- Infrastructure – Several sizeable and a few smaller studios have been built to support the production requirements of major feature films. In addition, many support organizations for the wide range of equipment and services have sprung up in recent years to meet production needs. This enables a “buy locally” mentality, which, in turn, increases jobs and is a basis for the incentives. While not yet able to meet 100% of the tools required, the availability is increasing steadily.
- Crew base – By several accounts of people “in the know,” there are approximately 50 – 75 below the line crew personnel moving to Georgia on a monthly basis from various locations. In addition to the availability of work, many cite the ability to purchase a fairly priced home, something that is often out of reach in both Southern and Northern California. As a result, while there are still occasional gaps in the various crafts that can be filled from within the state, that is changing. Several leaders indicate that if crew members are not working, it is their skill level, not the availability of work, that is the cause.
- Training – Organizations such the IATSE to the many universities in the state and other training programs have been instrumental in developing new talent and building the skill level, with the goal of creating a self-sustaining industry.
- Streamers – In addition to the impact from Hollywood studio and independent filmmaker projects, the sharp increase in recent years from streaming services such as NetFlix, Amazon, Hulu and Google, among others, is boosting work in the state. This positive impact is being felt throughout the entertainment industry, and is not unique to Georgia.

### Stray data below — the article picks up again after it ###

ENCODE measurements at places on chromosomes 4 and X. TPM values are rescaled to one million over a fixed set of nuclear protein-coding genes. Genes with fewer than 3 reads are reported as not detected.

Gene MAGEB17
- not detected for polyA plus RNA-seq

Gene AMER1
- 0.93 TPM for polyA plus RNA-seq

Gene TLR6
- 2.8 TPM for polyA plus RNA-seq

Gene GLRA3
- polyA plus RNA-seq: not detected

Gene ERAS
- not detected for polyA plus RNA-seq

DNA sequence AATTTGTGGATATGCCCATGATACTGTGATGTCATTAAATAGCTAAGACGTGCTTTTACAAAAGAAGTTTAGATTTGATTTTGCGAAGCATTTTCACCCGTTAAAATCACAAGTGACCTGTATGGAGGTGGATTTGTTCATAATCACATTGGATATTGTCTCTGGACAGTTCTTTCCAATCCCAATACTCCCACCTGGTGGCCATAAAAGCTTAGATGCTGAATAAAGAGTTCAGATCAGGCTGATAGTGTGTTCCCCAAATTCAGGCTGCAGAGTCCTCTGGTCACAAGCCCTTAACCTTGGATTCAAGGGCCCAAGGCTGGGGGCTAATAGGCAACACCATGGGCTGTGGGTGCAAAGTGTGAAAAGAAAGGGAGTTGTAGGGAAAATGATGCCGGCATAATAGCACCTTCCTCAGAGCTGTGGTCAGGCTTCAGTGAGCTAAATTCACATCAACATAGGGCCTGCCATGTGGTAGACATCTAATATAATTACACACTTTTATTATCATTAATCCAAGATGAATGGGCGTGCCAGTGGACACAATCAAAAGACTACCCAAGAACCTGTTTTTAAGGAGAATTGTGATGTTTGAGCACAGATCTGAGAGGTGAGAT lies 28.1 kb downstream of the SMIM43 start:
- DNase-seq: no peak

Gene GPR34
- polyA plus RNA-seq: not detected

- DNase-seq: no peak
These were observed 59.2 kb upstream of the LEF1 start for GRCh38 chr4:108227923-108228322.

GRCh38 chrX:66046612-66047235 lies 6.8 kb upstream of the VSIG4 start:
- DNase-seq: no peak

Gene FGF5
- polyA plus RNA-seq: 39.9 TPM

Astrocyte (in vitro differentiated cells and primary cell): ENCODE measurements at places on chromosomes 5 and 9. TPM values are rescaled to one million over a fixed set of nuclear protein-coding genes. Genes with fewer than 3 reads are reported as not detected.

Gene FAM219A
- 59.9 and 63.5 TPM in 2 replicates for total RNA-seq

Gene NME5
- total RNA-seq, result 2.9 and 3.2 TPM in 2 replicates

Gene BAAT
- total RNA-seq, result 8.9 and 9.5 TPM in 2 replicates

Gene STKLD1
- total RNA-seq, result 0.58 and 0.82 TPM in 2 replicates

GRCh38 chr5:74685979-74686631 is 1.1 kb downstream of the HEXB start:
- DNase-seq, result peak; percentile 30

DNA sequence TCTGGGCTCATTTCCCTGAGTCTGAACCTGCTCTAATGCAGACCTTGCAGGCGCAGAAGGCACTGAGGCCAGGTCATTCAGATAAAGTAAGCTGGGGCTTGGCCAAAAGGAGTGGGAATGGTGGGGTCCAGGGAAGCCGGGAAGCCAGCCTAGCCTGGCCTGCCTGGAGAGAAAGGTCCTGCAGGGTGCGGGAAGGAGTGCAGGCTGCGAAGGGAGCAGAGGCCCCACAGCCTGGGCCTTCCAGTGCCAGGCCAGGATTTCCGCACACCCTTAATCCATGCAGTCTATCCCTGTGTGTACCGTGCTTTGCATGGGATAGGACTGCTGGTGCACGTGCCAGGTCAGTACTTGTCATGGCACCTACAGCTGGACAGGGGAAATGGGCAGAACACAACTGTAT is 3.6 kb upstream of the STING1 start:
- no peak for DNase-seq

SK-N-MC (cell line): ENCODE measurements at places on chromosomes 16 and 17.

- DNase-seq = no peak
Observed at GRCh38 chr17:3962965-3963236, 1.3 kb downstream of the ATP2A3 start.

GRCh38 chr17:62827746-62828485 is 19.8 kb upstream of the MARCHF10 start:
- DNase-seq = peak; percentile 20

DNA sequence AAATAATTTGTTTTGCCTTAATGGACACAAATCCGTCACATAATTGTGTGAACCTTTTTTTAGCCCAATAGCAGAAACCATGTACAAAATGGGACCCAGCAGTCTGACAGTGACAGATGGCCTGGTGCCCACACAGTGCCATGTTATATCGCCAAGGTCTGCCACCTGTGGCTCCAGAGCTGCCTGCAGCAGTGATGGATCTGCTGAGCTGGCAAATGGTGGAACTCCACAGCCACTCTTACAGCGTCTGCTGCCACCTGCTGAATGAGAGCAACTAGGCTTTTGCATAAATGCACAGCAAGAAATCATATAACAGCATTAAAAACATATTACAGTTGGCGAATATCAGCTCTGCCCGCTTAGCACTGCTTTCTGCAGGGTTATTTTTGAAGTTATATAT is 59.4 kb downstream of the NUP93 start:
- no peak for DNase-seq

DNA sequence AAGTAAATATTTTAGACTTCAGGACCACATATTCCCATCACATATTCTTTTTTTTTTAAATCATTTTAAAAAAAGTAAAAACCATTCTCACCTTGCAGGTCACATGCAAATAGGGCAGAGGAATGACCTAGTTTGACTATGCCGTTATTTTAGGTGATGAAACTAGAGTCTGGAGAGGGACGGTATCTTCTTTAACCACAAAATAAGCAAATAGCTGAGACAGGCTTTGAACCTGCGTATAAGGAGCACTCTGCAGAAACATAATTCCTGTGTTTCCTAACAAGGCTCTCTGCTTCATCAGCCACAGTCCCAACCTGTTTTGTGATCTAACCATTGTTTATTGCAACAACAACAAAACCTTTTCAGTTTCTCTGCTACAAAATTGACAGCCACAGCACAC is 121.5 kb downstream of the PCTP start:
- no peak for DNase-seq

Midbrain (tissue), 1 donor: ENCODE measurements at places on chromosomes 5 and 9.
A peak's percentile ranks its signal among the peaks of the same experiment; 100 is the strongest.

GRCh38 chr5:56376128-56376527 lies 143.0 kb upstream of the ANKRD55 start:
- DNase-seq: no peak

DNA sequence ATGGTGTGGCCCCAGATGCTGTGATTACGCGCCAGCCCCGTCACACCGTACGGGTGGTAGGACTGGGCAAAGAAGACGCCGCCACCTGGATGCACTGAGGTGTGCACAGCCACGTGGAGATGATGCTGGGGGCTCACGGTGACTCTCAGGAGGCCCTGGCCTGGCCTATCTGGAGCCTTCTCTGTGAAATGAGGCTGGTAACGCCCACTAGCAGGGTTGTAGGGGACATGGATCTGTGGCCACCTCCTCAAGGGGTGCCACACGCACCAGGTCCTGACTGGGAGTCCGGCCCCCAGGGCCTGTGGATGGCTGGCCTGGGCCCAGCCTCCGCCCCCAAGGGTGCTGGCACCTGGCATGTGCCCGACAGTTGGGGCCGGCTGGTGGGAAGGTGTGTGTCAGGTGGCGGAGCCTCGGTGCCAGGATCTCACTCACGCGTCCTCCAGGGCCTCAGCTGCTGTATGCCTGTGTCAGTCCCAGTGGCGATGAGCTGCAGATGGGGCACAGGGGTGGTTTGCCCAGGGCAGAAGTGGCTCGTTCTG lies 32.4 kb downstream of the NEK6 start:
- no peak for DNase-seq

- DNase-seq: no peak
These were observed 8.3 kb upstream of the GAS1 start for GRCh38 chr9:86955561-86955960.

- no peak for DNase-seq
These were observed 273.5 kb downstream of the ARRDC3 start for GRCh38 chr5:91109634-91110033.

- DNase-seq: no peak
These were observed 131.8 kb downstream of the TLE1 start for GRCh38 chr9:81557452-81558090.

While many consider the use of incentives to be the opposite of Robin Hood, paying the rich studios, most movies lose money for their investors. To the extent that studios can reduce their costs, their losses are theoretically reduced. That, in turn, creates/sustains jobs in the incentive states and it adds to the amount they can spend on “next year’s” production, creating a vicious circle.
The reliance of the studios et al on incentives raises the inevitable question as to what will occur when/if they are not renewed by the legislature. It is possible that they will chase the next big locale where incentives are offered. Or, due to the growth of the industry, including infrastructure and crew in Georgia, they will continue to work there.
There are, of course, several locations where the incentives have succeeded in their goal of creating jobs and building local industries. The UK is the home to numerous sophisticated studio facilities as well as the many supporting organizations that comprise an effective ecosystem. It could easily stand on its own with minimal, if any, need for “outside” resources.
Canada generally, and Vancouver specifically, have built a sizeable industry, with studios and significant post production businesses. Vancouver in particular is the home of a robust visual effects and animation community.
Incentive programs in various states have failed and have pulled back from providing incentives.
Looking to the future, many industry observers have indicated that there is still ample room for further growth and that in due time, Georgia will be a state where content originates, not merely serving as a production location.
That is easier said than done as many places have found, but in these days of content democratization, it is possible. They won’t be alone, though, as the competition is intense in the original content business.